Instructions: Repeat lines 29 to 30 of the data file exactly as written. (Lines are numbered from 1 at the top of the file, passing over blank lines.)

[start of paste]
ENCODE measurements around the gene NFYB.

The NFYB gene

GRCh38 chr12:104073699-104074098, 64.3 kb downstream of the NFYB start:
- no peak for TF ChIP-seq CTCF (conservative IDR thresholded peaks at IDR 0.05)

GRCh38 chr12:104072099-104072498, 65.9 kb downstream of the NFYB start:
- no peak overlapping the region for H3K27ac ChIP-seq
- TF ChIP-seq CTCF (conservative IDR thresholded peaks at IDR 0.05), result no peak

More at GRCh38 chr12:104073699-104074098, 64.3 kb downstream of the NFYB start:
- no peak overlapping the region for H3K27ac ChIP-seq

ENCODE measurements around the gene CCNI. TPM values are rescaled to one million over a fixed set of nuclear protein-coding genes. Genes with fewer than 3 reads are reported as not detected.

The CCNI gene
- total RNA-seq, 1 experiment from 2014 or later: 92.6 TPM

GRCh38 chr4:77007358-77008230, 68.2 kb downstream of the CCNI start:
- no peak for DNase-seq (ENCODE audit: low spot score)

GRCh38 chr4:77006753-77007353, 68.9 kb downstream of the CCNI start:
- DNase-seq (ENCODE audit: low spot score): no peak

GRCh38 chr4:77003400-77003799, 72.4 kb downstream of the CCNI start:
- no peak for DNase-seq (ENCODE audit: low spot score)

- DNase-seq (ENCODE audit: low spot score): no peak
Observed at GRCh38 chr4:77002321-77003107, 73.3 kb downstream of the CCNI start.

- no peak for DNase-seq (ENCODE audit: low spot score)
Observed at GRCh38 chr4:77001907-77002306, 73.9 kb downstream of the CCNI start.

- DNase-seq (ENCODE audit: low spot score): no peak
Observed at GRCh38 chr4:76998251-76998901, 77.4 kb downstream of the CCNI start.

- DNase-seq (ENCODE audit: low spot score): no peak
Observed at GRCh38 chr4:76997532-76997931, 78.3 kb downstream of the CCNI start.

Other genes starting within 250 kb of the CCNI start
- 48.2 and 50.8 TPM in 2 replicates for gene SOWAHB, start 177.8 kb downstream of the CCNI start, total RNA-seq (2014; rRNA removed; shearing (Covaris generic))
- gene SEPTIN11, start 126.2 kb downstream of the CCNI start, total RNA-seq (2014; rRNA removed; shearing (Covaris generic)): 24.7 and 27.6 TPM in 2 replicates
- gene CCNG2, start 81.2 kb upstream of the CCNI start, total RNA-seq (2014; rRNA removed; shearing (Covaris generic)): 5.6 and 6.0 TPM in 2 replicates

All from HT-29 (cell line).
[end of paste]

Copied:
- gene SEPTIN11, start 126.2 kb downstream of the CCNI start, total RNA-seq (2014; rRNA removed; shearing (Covaris generic)): 24.7 and 27.6 TPM in 2 replicates
- gene CCNG2, start 81.2 kb upstream of the CCNI start, total RNA-seq (2014; rRNA removed; shearing (Covaris generic)): 5.6 and 6.0 TPM in 2 replicates